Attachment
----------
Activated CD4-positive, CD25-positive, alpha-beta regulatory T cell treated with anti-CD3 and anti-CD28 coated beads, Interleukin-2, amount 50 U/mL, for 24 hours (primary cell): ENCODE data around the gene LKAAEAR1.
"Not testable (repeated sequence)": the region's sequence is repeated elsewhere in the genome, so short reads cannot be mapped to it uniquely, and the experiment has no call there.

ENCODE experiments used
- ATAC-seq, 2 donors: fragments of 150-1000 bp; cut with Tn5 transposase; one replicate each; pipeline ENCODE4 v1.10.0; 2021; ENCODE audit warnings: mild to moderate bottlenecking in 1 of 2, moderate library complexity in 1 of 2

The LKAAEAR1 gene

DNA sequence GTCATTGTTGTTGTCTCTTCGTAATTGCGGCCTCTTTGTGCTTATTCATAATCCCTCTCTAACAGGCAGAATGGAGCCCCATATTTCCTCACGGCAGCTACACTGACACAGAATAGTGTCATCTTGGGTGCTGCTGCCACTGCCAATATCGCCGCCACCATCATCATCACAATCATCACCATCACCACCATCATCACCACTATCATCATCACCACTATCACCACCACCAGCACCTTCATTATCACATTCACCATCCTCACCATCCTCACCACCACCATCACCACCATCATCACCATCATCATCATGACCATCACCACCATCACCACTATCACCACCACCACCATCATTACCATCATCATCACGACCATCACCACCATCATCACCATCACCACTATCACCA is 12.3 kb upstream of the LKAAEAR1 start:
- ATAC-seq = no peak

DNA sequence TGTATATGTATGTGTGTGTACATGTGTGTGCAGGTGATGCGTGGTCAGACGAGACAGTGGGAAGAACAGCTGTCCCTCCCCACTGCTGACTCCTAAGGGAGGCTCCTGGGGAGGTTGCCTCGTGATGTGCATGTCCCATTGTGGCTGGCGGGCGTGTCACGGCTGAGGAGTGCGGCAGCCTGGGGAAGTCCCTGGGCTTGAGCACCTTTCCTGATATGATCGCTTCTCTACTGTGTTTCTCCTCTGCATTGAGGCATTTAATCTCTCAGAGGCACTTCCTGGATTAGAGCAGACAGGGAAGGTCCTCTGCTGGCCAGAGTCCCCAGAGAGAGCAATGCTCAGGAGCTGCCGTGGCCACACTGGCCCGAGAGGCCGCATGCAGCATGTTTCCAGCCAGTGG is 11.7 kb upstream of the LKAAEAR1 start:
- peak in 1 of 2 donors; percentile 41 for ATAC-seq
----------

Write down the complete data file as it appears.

Activated CD4-positive, CD25-positive, alpha-beta regulatory T cell treated with anti-CD3 and anti-CD28 coated beads, Interleukin-2, amount 50 U/mL, for 24 hours (primary cell): ENCODE data around the gene LKAAEAR1.
"Not testable (repeated sequence)": the region's sequence is repeated elsewhere in the genome, so short reads cannot be mapped to it uniquely, and the experiment has no call there.

ENCODE experiments used
- ATAC-seq, 2 donors: fragments of 150-1000 bp; cut with Tn5 transposase; one replicate each; pipeline ENCODE4 v1.10.0; 2021; ENCODE audit warnings: mild to moderate bottlenecking in 1 of 2, moderate library complexity in 1 of 2

The LKAAEAR1 gene

DNA sequence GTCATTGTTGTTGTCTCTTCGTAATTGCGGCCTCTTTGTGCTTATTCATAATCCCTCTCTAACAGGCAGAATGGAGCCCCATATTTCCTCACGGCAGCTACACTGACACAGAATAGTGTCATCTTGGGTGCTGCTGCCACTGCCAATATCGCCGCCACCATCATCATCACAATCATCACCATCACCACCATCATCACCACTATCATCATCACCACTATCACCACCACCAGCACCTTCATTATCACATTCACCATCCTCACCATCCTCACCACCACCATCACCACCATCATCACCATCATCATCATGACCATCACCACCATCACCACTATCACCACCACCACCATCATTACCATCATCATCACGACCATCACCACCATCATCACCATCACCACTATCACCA is 12.3 kb upstream of the LKAAEAR1 start:
- ATAC-seq = no peak

DNA sequence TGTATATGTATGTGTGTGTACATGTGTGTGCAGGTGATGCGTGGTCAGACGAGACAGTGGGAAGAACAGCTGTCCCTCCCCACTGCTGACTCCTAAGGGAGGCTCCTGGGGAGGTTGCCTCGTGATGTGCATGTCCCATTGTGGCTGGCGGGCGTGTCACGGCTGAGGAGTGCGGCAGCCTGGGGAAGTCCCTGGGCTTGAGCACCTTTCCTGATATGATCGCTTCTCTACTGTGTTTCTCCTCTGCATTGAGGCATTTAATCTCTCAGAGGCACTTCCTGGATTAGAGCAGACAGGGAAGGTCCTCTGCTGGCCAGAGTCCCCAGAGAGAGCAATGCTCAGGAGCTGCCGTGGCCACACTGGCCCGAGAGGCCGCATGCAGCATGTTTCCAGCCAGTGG is 11.7 kb upstream of the LKAAEAR1 start:
- peak in 1 of 2 donors; percentile 41 for ATAC-seq